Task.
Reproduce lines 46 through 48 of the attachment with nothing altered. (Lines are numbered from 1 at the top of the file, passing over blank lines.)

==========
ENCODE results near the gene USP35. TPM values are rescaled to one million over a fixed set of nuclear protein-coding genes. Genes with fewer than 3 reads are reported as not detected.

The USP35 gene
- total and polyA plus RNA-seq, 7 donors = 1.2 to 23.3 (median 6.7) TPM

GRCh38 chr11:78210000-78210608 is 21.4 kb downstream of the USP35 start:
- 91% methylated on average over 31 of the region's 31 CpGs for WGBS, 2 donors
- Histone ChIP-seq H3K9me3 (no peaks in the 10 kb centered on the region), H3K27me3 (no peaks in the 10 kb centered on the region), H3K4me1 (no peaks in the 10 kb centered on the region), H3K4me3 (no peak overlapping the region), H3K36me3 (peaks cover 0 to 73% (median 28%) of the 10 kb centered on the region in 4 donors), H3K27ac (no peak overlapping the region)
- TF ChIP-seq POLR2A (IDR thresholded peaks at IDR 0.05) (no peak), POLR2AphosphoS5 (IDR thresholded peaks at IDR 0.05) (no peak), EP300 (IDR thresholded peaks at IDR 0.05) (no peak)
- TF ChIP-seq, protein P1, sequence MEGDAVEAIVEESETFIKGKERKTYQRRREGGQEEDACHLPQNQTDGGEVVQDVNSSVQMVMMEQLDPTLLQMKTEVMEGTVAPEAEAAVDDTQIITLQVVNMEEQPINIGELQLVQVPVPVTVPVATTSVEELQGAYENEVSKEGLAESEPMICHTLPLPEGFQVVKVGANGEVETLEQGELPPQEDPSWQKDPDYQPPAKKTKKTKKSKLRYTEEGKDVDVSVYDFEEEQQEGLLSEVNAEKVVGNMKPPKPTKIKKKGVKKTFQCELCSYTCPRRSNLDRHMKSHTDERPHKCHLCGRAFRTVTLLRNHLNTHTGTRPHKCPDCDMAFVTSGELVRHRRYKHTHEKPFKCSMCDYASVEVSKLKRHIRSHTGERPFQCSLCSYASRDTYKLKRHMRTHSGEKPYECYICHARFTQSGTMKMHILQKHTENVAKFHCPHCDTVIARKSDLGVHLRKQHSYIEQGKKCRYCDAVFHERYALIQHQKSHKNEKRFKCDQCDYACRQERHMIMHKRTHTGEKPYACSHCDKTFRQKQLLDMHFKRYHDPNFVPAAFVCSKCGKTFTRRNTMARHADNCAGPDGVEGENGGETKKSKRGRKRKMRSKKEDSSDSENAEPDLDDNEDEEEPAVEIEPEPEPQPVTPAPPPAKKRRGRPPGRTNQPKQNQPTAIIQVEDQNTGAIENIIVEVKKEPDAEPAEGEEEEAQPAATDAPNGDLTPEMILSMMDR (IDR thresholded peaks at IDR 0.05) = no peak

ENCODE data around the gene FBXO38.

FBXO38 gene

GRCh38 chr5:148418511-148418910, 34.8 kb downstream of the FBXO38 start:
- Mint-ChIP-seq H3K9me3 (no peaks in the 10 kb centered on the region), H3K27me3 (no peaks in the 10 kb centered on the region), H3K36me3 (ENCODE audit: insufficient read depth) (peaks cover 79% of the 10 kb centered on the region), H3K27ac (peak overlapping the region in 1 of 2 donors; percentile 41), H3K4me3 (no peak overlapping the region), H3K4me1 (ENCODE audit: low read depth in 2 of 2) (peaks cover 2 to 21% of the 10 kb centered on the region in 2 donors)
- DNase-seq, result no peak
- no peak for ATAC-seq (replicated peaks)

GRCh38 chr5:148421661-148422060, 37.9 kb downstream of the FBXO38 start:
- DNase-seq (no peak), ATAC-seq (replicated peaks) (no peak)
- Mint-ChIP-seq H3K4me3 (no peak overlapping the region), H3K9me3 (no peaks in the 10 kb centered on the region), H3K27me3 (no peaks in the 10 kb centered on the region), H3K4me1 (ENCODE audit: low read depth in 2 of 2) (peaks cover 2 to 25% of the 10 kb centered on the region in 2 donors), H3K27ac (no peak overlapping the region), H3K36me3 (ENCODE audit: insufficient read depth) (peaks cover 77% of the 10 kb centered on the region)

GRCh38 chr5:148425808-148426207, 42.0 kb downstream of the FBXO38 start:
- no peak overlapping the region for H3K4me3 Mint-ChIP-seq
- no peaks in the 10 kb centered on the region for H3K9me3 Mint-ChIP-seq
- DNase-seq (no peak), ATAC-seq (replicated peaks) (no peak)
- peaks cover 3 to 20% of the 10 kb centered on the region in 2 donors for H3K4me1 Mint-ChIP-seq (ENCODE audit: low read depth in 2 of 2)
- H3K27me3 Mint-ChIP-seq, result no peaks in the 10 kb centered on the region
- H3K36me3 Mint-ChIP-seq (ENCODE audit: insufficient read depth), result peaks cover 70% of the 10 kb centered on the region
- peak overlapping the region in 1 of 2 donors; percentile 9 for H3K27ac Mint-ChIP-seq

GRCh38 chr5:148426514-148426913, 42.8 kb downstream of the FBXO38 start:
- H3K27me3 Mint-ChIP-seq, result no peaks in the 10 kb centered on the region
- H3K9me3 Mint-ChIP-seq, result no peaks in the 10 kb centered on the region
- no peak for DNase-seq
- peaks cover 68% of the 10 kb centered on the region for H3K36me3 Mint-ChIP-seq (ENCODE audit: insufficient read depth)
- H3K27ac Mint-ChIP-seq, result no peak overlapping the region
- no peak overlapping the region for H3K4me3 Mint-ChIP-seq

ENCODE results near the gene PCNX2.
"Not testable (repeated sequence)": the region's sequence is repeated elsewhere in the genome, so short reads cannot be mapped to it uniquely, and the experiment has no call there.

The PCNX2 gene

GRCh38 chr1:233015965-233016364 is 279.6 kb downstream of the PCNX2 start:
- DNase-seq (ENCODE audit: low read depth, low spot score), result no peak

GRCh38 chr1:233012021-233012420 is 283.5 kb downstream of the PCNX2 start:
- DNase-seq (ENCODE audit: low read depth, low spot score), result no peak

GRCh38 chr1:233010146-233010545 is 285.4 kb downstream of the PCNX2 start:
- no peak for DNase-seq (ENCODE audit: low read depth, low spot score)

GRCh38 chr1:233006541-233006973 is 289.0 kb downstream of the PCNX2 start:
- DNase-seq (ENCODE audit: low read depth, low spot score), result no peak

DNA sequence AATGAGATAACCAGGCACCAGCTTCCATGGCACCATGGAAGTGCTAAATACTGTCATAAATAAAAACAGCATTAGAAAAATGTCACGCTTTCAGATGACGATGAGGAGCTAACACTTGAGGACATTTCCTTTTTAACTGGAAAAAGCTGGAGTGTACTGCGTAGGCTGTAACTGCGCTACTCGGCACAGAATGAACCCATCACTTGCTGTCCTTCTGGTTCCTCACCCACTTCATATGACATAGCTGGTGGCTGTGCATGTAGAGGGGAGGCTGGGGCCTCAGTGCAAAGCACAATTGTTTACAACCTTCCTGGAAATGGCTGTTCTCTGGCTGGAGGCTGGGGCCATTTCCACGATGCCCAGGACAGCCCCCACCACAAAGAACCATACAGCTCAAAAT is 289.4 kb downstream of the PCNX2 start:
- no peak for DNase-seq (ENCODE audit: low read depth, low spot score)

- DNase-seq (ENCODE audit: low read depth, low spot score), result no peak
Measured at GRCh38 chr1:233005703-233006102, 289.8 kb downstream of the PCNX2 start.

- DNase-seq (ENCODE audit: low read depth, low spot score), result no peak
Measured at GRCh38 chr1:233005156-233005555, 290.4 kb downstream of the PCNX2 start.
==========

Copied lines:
- DNase-seq (ENCODE audit: low read depth, low spot score), result no peak
Measured at GRCh38 chr1:233005703-233006102, 289.8 kb downstream of the PCNX2 start.

- DNase-seq (ENCODE audit: low read depth, low spot score), result no peak